Blount Memorial Hospital has hit a milestone in the COVID-19 vaccine process – it has now administered more than 25,000 doses of vaccine.
“I asked our teams to give as much vaccine as we could to as many people as we could, and they’ve done just that,” said Blount Memorial chief medical officer Dr. Harold Naramore. “It’s quite an accomplishment, especially since we – and other hospitals in our state – were never part of the plan to distribute vaccine to anyone outside of our employee and medical provider base. And we’re not done. We’re still going with both first and second doses throughout the month of May.”
Despite not being part of the original distribution plan, Naramore and a team of clinicians and hospital leaders had started following the development of vaccines – and planning for possible distribution here in Blount County – in July 2020, just in case, as part of the hospital’s “be prepared, not panicked” approach.
“We followed this closely, and while at first, we weren’t to be a community distribution point, when the time came that we could assist the state in its efforts, we volunteered. We were then able to execute our plan pretty quicky as we were allocated vaccine.”
Initially, vaccine allocations did not meet the demand of individuals who wanted it, and options through Blount Memorial and other community providers were limited, Naramore said. “It was frustrating for us because our community was coming to us for help, and we were ready to help – we just didn’t have vaccine.” But, thankfully, he said, our hospital didn’t give up on requesting vaccine and that changed.
“Once vaccine began flowing more regularly throughout our state and our country, we began to see numbers increase – in a really good way. We’ve seen a steady increase, nationwide, in the percent of the age 65 and older population who have had one dose or both doses.” That’s key, he says, in preventing hospitalizations and deaths in one of the most-vulnerable populations. “Vaccinating that population the way we have, has, in my opinion, made a big difference in our community.”
On a state level, though, Naramore says we still have some work to do in our younger age groups. “Vaccine continues to be the only way to stop the spread of COVID, and it’s very important that we vaccinate, vaccinate, vaccinate,” he said. “We need individuals who are age 16 and older to get the vaccine.”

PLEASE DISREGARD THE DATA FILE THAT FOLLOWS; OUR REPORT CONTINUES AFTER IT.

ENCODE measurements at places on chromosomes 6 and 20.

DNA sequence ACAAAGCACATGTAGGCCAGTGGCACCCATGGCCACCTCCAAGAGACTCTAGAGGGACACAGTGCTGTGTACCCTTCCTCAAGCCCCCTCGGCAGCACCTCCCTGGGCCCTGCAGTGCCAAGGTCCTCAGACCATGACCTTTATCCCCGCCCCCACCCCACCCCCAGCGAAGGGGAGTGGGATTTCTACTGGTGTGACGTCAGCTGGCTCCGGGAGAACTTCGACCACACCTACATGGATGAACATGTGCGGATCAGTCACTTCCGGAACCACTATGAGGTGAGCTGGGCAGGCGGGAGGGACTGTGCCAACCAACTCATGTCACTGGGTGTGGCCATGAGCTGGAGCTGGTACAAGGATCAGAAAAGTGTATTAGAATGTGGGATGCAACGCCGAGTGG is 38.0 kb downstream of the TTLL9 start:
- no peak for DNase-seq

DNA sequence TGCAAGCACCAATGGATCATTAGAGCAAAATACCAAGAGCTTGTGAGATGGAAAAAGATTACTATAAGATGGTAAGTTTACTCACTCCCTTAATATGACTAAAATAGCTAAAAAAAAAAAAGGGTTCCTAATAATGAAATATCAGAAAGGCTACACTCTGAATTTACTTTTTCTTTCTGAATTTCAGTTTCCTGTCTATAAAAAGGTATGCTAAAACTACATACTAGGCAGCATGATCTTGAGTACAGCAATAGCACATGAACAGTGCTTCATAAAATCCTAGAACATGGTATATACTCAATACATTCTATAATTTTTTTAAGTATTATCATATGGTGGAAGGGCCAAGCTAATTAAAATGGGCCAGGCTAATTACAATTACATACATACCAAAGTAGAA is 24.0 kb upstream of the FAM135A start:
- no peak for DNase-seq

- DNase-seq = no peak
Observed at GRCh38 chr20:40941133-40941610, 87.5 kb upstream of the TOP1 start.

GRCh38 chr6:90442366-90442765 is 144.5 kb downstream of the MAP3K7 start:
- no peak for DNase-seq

Tennessee, as a whole, and our county are trailing behind most states in the country right now, despite a lot of effort and vaccine that’s readily available in most Tennessee communities.
“I’ve said this so many times throughout the past six months, and I’ll say it again: this vaccine is excellent. Studies among health care workers who received the vaccine are showing 90 percent efficacy rates. That’s impressive. We just need more people to make the decision to take the vaccine.”
For those who have a hesitancy in taking the vaccine, Naramore says to turn to your physician for information about it and your specific health history. “Physicians in this region are more than willing to be a resource for you. They know you, and they know your health needs. They’re a great resource, and I’d encourage you to use them.”
Naramore says there's another opportunity to get a first dose of the Pfizer vaccine this week at Blount Memorial. “On Friday, April 23, we’ve got appointments available throughout the day on our hospital’s campus. It takes 15 minutes to come in and get your vaccine – that’s it. And then, you’ll return for your second dose in four weeks.” Naramore emphasizes that anyone who opts to get the vaccine this week -- including high school students -- could be fully vaccinated before summer break and travels.
“We’ve been through a lot in the last year, but I’m very optimistic about where we’re heading. Our community has supported health care workers for a long time, and the best support we can ask for now is to take the vaccine.”